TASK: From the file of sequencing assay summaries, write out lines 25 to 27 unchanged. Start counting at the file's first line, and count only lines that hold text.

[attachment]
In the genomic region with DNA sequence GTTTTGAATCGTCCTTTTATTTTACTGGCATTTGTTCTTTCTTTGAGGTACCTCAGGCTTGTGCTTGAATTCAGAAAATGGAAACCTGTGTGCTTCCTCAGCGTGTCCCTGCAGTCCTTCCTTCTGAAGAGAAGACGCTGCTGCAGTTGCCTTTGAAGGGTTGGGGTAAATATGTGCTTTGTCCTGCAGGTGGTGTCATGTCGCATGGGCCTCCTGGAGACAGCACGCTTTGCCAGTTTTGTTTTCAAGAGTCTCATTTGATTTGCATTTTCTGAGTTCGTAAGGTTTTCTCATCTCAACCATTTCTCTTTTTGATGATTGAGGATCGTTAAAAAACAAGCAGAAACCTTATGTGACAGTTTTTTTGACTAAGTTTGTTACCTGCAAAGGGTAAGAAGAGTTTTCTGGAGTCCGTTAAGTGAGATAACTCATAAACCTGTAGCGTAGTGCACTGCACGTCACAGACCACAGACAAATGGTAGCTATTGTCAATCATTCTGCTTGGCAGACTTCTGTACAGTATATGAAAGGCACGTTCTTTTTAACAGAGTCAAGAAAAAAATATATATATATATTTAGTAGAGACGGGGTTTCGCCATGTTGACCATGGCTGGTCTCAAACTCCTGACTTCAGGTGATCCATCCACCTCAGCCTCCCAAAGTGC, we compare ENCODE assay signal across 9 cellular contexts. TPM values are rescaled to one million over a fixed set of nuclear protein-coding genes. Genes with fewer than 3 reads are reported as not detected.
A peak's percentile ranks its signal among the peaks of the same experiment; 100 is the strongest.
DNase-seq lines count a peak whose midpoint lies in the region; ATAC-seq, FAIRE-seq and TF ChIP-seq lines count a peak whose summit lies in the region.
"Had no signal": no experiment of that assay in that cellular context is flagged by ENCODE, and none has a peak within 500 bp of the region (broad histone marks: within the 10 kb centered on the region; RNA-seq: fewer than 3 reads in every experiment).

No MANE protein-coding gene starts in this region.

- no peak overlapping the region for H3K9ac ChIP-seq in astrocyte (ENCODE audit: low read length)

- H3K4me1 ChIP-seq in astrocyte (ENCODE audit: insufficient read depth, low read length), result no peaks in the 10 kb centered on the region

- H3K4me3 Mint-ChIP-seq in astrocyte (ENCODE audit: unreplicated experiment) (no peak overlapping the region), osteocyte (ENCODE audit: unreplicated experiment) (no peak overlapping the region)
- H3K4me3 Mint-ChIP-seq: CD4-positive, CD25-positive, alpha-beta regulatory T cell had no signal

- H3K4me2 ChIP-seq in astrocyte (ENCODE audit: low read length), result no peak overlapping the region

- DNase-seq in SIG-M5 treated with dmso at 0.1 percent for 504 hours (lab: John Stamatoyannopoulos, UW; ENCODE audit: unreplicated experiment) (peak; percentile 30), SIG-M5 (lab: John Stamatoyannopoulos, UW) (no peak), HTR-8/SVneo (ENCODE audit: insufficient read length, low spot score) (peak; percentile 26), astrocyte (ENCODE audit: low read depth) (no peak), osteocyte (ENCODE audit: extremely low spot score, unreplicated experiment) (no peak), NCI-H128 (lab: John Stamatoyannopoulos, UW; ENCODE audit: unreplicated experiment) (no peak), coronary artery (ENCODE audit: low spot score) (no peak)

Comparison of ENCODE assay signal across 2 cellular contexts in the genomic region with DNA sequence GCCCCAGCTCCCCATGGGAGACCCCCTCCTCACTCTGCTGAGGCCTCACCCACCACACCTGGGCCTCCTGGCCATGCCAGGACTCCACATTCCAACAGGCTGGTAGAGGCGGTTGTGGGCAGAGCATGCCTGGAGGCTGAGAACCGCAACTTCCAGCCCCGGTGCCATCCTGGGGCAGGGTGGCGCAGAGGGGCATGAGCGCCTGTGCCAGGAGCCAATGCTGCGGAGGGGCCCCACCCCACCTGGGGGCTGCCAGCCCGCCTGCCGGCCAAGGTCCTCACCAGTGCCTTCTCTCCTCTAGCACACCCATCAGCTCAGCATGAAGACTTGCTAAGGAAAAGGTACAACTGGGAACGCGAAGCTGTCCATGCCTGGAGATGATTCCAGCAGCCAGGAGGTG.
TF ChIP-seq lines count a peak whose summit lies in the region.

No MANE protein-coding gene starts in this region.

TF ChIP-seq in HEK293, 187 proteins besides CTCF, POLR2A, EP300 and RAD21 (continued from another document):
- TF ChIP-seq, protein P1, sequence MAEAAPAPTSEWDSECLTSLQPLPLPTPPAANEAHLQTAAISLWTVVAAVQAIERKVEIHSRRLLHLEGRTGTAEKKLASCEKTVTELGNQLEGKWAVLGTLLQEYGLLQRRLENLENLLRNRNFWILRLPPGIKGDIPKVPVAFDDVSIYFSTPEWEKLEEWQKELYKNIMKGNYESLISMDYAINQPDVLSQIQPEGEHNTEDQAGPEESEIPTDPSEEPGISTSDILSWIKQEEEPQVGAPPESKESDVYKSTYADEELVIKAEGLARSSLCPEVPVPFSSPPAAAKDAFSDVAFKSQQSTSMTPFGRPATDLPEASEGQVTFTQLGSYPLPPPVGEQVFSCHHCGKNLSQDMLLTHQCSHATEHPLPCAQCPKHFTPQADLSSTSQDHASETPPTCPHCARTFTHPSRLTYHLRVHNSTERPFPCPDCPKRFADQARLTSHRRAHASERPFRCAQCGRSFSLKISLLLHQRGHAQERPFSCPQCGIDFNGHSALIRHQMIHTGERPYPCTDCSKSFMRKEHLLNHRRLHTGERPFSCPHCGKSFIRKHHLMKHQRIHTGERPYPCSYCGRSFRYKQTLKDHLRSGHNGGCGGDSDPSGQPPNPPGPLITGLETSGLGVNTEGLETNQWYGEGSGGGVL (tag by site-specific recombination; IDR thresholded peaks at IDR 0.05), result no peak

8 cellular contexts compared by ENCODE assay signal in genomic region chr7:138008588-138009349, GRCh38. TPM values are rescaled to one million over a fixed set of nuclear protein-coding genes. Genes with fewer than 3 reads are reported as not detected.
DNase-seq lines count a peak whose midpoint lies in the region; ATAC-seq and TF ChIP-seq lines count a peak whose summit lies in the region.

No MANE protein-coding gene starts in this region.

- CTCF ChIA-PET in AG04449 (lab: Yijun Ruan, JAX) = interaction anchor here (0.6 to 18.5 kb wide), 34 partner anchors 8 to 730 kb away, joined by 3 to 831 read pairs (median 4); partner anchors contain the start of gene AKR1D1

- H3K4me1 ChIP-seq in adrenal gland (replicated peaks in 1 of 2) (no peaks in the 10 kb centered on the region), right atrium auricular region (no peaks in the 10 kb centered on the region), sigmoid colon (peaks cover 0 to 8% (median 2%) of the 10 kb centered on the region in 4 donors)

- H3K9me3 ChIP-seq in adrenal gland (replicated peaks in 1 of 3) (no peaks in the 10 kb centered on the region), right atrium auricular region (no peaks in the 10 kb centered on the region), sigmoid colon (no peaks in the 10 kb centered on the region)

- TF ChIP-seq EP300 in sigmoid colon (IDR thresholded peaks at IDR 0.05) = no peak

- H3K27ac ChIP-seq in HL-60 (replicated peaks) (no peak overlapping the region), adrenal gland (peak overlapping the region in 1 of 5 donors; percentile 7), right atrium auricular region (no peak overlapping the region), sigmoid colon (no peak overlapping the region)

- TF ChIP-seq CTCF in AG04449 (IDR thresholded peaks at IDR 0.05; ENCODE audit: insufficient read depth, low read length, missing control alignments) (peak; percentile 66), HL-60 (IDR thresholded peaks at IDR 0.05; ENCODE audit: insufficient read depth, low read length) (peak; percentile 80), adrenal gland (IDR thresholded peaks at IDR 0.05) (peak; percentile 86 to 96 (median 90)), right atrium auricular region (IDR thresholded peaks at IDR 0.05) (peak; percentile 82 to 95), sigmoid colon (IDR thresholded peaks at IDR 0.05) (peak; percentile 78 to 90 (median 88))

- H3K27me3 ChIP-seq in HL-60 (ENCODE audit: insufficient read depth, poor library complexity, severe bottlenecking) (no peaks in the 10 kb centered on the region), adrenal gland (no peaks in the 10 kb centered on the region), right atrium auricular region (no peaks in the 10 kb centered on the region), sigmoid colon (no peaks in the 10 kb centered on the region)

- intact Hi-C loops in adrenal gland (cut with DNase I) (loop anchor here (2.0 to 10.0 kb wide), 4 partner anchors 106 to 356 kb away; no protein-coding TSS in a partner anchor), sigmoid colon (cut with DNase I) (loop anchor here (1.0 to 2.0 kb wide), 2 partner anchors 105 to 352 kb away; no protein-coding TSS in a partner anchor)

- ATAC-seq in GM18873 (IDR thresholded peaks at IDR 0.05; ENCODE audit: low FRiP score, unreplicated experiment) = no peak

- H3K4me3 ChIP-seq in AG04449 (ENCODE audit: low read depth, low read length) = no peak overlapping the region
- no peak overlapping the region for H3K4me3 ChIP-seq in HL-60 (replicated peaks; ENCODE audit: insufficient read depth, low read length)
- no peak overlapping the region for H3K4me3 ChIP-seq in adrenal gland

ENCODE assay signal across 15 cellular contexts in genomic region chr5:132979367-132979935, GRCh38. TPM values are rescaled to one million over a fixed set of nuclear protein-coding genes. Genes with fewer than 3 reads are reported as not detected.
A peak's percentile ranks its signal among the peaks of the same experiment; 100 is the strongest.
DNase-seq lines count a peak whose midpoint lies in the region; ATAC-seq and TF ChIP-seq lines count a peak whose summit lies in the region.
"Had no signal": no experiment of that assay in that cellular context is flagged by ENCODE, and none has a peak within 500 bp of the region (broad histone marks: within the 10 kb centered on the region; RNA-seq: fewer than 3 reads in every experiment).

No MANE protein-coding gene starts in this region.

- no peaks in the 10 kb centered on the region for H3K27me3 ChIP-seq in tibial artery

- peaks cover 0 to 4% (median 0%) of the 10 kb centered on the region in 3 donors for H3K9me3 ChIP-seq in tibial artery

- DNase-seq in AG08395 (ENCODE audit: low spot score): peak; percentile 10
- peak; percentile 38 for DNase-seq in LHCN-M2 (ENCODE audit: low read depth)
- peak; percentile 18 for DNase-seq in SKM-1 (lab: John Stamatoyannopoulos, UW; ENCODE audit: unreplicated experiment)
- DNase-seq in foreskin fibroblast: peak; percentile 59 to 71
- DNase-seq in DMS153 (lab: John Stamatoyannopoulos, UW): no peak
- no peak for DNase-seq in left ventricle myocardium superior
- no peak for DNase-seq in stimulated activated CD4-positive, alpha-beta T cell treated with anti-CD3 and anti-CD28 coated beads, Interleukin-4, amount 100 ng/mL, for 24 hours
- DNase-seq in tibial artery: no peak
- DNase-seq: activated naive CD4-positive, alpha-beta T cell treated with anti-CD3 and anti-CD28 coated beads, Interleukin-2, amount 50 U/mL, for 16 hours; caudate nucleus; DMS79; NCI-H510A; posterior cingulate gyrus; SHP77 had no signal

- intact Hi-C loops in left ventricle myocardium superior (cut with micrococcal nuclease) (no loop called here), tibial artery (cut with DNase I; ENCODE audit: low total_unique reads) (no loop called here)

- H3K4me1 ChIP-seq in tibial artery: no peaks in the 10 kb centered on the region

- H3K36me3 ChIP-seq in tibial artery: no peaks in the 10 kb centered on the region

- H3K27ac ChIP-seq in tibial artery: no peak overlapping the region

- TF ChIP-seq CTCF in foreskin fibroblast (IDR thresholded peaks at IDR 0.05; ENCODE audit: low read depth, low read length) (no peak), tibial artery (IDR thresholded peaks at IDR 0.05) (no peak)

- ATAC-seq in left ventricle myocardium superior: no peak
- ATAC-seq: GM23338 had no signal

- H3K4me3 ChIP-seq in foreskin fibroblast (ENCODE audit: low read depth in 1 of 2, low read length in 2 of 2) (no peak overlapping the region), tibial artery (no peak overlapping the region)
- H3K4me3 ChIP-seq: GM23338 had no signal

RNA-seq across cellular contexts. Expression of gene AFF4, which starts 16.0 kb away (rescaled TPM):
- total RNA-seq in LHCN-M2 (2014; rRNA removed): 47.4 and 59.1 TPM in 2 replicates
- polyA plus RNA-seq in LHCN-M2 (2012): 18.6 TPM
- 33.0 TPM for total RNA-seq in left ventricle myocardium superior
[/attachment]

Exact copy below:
- TF ChIP-seq CTCF in AG04449 (IDR thresholded peaks at IDR 0.05; ENCODE audit: insufficient read depth, low read length, missing control alignments) (peak; percentile 66), HL-60 (IDR thresholded peaks at IDR 0.05; ENCODE audit: insufficient read depth, low read length) (peak; percentile 80), adrenal gland (IDR thresholded peaks at IDR 0.05) (peak; percentile 86 to 96 (median 90)), right atrium auricular region (IDR thresholded peaks at IDR 0.05) (peak; percentile 82 to 95), sigmoid colon (IDR thresholded peaks at IDR 0.05) (peak; percentile 78 to 90 (median 88))

- H3K27me3 ChIP-seq in HL-60 (ENCODE audit: insufficient read depth, poor library complexity, severe bottlenecking) (no peaks in the 10 kb centered on the region), adrenal gland (no peaks in the 10 kb centered on the region), right atrium auricular region (no peaks in the 10 kb centered on the region), sigmoid colon (no peaks in the 10 kb centered on the region)

- intact Hi-C loops in adrenal gland (cut with DNase I) (loop anchor here (2.0 to 10.0 kb wide), 4 partner anchors 106 to 356 kb away; no protein-coding TSS in a partner anchor), sigmoid colon (cut with DNase I) (loop anchor here (1.0 to 2.0 kb wide), 2 partner anchors 105 to 352 kb away; no protein-coding TSS in a partner anchor)